• honeybrown1976 says:

    As long as you don't use relaxers or texturizers, you are natural. Color, styles, and other methods of styling your hair doesn't make you unnatural.

  • Anonymous says:


    I think some people take this natural thing too far.

    A person can never be truly natural according to some of the points above. Combing and styling your hair does not make you unnatural… it makes you well groomed! To me, it falls under the same umbrella as shampooing and conditioning your hair….

    Some times I wonder if those people who are against putting any kind of product in their hair at ALL use soap, toothpaste or deodorant… afterall, those products are UNNATURAL!!!!

  • Anonymous says:


    So if a person decides to use "henna" on their hair for a deep conditioner, does it mean they are no longer natural??

    Henna also changes the color and texture of hair….

  • Anonymous says:

    i personally think if wearing a twist out or whatever makes you not natural, then so does wearing an afro because you have to pick it out/detangle it which stretches out the curls atleast slightly…if you left it completely unmanipulated as it grew out of your scalp and didnt comb it or anything it would be a tangled and matted mess and probably damaged…natural to me is not applying chemicals to your hair with the intent of permanently changing its structure/texture …color can alter curl pattern,but its not like ppl say "oh i'm going to color my hair so my hair will loosen" they use color to enhance/accessorize like we wear different color hats or clothes…so although it might not be their natural color, i think women without relaxers who color their hair are still natural.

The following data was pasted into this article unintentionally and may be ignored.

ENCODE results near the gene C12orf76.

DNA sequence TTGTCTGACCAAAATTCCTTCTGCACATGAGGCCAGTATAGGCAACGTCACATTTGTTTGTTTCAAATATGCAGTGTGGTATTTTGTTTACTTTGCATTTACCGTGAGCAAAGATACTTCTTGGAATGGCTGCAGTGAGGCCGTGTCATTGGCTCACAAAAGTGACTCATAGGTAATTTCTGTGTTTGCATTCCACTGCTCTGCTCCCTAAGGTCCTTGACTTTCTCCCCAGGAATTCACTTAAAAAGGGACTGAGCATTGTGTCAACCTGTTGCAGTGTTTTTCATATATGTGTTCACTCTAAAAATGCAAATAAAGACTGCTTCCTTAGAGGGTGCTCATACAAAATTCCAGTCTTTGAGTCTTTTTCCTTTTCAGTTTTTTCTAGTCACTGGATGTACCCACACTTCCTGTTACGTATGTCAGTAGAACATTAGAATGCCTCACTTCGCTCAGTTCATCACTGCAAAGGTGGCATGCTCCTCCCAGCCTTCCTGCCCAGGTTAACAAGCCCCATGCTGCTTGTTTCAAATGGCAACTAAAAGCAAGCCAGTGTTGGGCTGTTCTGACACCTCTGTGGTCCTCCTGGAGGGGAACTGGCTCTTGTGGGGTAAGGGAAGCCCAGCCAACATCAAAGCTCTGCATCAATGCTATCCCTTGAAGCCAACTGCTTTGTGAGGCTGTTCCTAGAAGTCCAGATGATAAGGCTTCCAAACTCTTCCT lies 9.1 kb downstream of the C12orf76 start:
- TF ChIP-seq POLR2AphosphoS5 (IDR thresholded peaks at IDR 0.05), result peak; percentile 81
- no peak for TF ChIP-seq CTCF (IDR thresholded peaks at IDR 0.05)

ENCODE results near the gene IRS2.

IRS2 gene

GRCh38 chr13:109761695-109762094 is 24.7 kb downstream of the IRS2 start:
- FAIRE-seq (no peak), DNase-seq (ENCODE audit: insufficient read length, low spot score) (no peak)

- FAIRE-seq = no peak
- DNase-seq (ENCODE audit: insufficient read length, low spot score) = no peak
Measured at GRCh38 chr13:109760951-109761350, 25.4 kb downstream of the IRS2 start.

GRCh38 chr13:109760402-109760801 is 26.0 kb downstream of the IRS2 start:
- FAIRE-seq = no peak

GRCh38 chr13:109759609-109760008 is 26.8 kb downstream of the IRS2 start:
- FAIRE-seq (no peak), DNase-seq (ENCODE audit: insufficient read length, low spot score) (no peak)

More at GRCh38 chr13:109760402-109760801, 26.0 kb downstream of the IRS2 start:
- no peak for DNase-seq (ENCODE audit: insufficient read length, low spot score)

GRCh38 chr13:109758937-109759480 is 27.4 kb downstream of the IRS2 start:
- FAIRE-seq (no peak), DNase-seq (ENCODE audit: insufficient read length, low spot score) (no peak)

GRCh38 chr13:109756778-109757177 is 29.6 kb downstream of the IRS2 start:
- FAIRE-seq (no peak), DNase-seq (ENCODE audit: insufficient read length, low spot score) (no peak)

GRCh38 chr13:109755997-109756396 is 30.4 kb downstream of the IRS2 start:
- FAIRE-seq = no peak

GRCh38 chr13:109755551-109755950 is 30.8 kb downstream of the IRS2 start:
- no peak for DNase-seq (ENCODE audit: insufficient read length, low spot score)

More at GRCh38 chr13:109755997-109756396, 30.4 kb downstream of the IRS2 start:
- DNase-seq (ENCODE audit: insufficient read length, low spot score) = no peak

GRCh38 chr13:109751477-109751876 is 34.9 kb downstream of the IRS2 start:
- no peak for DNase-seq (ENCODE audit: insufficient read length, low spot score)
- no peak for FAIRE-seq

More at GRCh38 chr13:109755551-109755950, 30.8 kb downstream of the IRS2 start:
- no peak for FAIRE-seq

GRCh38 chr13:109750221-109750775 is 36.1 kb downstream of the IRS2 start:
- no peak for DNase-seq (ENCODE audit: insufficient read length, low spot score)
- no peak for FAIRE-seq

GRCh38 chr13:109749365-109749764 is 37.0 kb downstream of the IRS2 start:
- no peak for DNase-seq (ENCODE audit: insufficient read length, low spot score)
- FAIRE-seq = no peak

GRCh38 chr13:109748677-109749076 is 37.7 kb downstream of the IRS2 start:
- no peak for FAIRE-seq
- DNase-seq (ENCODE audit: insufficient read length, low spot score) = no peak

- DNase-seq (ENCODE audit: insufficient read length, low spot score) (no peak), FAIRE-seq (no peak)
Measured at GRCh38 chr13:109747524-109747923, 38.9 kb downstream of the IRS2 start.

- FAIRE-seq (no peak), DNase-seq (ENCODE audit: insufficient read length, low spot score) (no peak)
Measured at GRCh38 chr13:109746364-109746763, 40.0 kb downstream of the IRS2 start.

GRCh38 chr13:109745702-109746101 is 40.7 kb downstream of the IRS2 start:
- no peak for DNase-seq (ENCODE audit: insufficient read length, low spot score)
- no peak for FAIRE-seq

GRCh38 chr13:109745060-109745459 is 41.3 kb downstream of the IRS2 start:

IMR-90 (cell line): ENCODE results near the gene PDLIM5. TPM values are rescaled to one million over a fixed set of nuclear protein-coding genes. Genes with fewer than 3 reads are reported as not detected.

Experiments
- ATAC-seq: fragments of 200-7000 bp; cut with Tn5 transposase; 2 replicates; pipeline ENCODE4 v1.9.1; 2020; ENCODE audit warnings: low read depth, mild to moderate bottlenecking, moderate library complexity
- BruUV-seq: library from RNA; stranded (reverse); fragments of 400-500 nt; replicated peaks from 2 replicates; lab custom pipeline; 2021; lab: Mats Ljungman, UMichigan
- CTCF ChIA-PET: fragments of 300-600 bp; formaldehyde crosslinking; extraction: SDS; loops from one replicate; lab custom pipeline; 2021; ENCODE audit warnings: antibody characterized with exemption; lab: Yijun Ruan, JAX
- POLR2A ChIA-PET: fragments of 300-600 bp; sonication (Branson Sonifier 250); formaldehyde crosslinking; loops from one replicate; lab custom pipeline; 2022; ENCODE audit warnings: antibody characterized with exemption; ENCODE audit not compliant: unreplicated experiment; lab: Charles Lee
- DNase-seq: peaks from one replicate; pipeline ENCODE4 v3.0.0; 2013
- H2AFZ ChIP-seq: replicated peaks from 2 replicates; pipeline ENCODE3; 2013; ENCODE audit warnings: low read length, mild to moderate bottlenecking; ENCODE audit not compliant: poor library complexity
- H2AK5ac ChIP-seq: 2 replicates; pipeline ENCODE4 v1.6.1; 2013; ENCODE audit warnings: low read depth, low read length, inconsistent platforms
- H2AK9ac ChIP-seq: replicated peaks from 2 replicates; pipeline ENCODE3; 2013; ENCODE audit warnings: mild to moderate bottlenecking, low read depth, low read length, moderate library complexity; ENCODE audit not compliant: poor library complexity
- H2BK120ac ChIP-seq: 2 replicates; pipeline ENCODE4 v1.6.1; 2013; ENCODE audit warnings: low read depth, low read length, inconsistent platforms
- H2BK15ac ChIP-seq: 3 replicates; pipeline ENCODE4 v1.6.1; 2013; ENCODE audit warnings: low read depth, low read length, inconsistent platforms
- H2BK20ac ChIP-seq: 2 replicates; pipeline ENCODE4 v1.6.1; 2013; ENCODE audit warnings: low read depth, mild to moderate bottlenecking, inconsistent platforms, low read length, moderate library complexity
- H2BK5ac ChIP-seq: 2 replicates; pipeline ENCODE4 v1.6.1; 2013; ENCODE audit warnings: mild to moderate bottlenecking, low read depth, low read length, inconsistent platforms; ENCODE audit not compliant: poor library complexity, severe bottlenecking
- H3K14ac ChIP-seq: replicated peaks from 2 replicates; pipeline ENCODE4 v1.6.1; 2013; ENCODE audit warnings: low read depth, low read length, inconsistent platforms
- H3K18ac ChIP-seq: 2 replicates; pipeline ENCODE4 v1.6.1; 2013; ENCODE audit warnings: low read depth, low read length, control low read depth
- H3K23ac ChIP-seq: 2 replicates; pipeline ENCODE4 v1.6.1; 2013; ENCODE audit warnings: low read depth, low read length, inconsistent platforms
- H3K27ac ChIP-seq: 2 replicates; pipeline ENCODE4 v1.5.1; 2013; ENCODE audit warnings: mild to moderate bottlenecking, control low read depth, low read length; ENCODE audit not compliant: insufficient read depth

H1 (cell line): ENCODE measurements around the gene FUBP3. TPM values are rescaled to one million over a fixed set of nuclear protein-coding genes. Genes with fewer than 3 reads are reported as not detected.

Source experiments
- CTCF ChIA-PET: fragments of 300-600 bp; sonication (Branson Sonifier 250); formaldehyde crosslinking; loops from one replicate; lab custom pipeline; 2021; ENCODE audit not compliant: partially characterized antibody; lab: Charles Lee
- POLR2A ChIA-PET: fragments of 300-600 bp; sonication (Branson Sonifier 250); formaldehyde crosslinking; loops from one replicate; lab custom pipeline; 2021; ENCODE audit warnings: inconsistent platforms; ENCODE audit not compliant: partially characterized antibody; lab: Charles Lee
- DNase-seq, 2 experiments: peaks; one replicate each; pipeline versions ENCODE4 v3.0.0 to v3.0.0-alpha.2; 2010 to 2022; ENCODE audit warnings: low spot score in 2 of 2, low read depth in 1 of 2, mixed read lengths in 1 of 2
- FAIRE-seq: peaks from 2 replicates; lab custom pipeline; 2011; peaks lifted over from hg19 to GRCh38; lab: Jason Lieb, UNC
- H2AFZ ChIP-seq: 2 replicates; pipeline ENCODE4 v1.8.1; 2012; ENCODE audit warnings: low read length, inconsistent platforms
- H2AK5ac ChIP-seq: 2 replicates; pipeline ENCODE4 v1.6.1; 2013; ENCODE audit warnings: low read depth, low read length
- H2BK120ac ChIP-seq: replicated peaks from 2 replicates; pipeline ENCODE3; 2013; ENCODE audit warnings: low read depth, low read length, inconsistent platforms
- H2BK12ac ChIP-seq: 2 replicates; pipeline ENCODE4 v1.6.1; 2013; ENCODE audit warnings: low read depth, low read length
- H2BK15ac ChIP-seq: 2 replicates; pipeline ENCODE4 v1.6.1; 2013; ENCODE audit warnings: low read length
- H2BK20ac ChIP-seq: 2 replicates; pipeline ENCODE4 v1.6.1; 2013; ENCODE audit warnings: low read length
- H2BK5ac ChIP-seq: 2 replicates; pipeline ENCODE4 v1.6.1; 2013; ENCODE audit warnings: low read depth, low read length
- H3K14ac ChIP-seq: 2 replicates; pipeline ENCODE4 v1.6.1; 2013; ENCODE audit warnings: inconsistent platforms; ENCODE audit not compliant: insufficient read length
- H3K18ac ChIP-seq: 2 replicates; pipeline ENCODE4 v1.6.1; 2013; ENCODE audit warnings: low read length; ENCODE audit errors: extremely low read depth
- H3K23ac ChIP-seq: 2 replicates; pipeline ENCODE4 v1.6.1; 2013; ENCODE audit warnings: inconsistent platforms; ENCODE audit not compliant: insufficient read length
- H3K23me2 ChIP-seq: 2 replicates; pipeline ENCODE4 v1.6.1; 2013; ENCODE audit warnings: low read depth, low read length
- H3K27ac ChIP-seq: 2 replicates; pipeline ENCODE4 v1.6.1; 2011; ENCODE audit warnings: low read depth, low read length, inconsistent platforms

• Anonymous says:

    Relaxers and hair coloring make hair unnatural. Your hair is no longer virgin hair. In my opinion natural hair is VIRGIN hair. I don't believe it is unnatural to style your hair. If so picking out a fro and greasing the scalp would be unnatural too. Anything that permanently changes your hair from what your genetic makeup dictates is unnatural.